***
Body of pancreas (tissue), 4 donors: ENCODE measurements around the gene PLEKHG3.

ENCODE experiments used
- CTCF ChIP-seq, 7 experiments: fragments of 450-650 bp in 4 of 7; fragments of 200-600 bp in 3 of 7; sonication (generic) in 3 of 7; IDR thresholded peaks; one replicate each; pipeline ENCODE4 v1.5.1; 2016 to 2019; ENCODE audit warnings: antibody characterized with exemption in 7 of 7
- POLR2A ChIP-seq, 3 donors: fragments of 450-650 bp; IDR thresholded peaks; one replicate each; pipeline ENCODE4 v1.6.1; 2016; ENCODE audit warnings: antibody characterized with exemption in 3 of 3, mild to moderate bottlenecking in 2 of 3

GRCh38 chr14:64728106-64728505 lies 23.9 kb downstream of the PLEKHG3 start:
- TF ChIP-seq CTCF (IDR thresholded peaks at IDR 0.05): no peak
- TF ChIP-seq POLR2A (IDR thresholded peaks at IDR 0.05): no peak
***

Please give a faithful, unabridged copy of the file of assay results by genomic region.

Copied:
Body of pancreas (tissue), 4 donors: ENCODE measurements around the gene PLEKHG3.

ENCODE experiments used
- CTCF ChIP-seq, 7 experiments: fragments of 450-650 bp in 4 of 7; fragments of 200-600 bp in 3 of 7; sonication (generic) in 3 of 7; IDR thresholded peaks; one replicate each; pipeline ENCODE4 v1.5.1; 2016 to 2019; ENCODE audit warnings: antibody characterized with exemption in 7 of 7
- POLR2A ChIP-seq, 3 donors: fragments of 450-650 bp; IDR thresholded peaks; one replicate each; pipeline ENCODE4 v1.6.1; 2016; ENCODE audit warnings: antibody characterized with exemption in 3 of 3, mild to moderate bottlenecking in 2 of 3

GRCh38 chr14:64728106-64728505 lies 23.9 kb downstream of the PLEKHG3 start:
- TF ChIP-seq CTCF (IDR thresholded peaks at IDR 0.05): no peak
- TF ChIP-seq POLR2A (IDR thresholded peaks at IDR 0.05): no peak